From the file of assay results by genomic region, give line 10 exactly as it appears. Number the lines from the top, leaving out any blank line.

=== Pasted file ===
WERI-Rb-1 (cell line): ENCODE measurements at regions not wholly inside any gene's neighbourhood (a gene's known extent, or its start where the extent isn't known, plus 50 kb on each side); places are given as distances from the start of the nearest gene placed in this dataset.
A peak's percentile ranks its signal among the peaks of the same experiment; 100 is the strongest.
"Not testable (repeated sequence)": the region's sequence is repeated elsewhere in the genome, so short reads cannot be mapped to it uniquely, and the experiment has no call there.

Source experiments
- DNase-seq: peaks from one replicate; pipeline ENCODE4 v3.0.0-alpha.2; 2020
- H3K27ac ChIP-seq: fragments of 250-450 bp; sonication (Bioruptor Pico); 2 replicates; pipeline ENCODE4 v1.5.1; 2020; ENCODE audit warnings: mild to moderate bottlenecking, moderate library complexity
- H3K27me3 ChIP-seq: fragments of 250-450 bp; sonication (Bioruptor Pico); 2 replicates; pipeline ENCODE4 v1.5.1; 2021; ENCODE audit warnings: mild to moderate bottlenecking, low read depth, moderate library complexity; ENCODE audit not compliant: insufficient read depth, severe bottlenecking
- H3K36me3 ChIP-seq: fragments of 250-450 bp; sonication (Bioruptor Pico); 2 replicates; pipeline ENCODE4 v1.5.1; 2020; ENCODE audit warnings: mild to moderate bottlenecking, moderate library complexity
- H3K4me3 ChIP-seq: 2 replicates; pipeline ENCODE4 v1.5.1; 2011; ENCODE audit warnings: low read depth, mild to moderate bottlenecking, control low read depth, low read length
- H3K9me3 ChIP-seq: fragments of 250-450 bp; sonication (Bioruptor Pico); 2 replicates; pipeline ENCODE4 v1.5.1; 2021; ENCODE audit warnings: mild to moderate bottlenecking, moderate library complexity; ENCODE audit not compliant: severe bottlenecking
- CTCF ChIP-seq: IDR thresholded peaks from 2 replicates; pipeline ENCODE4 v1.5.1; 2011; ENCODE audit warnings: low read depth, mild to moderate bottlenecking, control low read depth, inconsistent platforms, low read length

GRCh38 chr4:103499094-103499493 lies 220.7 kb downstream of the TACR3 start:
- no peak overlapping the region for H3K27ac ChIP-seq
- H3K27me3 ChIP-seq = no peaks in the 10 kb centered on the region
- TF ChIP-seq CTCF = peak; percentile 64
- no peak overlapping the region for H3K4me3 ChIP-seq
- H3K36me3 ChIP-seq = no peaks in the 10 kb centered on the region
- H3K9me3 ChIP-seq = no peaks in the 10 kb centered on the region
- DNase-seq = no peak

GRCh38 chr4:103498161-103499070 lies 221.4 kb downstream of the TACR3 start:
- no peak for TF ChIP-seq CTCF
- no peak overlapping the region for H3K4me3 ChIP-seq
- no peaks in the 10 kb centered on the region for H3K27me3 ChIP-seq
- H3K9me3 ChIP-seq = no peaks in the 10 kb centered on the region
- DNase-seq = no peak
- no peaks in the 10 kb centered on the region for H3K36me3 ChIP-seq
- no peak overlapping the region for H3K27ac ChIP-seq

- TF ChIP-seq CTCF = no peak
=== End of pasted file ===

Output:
- H3K9me3 ChIP-seq: fragments of 250-450 bp; sonication (Bioruptor Pico); 2 replicates; pipeline ENCODE4 v1.5.1; 2021; ENCODE audit warnings: mild to moderate bottlenecking, moderate library complexity; ENCODE audit not compliant: severe bottlenecking